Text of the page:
It is no secret that the United States Internal Revenue Service is working to cope with the unique challenges of taxing cryptocurrencies.
In the first of a series of panels today, March 3, four experts spoke about recent advancements in cryptocurrency technology and the challenges and opportunities they present for regulators.
Public ledgers offer more transparency to regulators
Jesse Spiro, global head of policy & regulatory affairs at crypto analysis firm Chainalysis, was especially optimistic about the promise that public ledgers hold for regulators — unsurprising, given Chainalysis’s work tracking transactions on such ledgers.
“As technology continues to develop, I think that is going to be a primary concern when it comes to crypto,” said Spiro. “Some people will immediately raise the flag of ‘there needs to be better security.’”
Spiro continued to advance the transparency of the blockchain as an advantage to regulators: “You’re going to see that transaction lifecycle. [...] As an investigator, you have a wallet address.”
An audience member who had believed that Bitcoin’s charm lay in its anonymity asked: “So that’s a myth?” Spiro affirmed, “That is a myth.”
Accessing centralized data within decentralized ledgers
Despite the potential of blockchain technology, other panelists brought up considerable drawbacks.
Crypto-focused tax software firm Lukka’s director of customer success, Robert Materrazi, brought up the major issue of data centralization among exchanges. Particularly, he challenged Spiro’s confidence in the total availability of blockchain data on the basis of the many exchanges that maintain their own centralized and inaccessible ledgers in order to save transaction fees on the blockchain.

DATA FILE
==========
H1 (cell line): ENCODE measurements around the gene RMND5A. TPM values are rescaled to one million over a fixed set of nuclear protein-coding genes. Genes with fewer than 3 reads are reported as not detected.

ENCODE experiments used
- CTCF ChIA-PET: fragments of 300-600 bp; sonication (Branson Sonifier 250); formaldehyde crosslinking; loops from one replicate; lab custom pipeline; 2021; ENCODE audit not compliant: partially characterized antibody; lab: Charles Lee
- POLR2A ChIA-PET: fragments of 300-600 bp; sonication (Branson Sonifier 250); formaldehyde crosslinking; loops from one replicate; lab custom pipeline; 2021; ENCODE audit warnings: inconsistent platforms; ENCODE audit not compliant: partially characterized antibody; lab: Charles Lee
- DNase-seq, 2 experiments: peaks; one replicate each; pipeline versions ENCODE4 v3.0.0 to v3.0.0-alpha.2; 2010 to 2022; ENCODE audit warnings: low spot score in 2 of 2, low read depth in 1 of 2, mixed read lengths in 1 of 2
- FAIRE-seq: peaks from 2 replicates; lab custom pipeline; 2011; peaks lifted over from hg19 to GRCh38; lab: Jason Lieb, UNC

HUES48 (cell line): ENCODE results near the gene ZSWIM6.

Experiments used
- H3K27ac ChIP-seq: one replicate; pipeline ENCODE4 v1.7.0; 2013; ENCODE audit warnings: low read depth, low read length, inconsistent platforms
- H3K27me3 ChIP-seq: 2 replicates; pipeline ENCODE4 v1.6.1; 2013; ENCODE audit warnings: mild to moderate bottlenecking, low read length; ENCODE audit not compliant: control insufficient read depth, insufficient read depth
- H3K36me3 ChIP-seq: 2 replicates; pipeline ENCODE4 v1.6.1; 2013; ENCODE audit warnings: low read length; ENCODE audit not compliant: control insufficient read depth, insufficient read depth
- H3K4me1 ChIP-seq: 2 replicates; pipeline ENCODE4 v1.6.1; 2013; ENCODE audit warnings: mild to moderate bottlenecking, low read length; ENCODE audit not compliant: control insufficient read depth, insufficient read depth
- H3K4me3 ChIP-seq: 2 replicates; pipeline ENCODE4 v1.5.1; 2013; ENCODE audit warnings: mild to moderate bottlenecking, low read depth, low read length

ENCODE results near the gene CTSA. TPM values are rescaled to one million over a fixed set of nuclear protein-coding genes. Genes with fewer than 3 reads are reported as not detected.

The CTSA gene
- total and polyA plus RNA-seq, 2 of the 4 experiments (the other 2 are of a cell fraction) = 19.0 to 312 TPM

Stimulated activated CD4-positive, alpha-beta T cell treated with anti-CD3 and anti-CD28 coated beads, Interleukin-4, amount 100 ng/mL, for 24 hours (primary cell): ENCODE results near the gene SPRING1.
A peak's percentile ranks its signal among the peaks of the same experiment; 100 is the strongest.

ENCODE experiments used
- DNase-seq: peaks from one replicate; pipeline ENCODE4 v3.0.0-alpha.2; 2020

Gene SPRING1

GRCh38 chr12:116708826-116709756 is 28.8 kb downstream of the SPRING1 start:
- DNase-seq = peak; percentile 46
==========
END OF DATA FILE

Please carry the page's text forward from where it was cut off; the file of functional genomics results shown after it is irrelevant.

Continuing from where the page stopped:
Materrazi said this was less of an issue for U.S. regulators dealing with compliant U.S. exchanges, but maintained that the cast of characters is wide:
“There’s hundreds of those exchanges around the world, there’s new businesses forming [...] so it makes it very difficult to control all that data.”
Various jurisdictions mean varying regulations
Materrazi’s concerns especially touched on exchanges based in jurisdictions with minimal controls. This phenomenon likewise troubled Arnold Spencer, general counsel at Bitcoin ATM operator Coinsource.
Contrasting the situation with his firm’s compliance in the U.S., which he asserted was top-of-the-line, he brought up Argentina:
“We, for a lot of reasons, are interested in Argentina. [...] We sought out what we would need to fulfill regulations and that means anti-money laundering, and it turned out there were none.”
Spencer continued to outline the problem of diverse laws within the United States itself, naming New York, with its BitLicense, as the leader of the pack in terms of regulation. However, he noted that many U.S. crypto companies choose to operate in states with less robust laws.
The IRS and crypto
The IRS issued its first guidance on crypto in 2014, which was only updated recently, in October of 2019.
The full application of October’s guidance has been the subject of some debate, which, as tax time nears, grows in significance. In December, a group of congresspeople wrote a letter to the IRS asking for greater clarity than even the new guidance provided.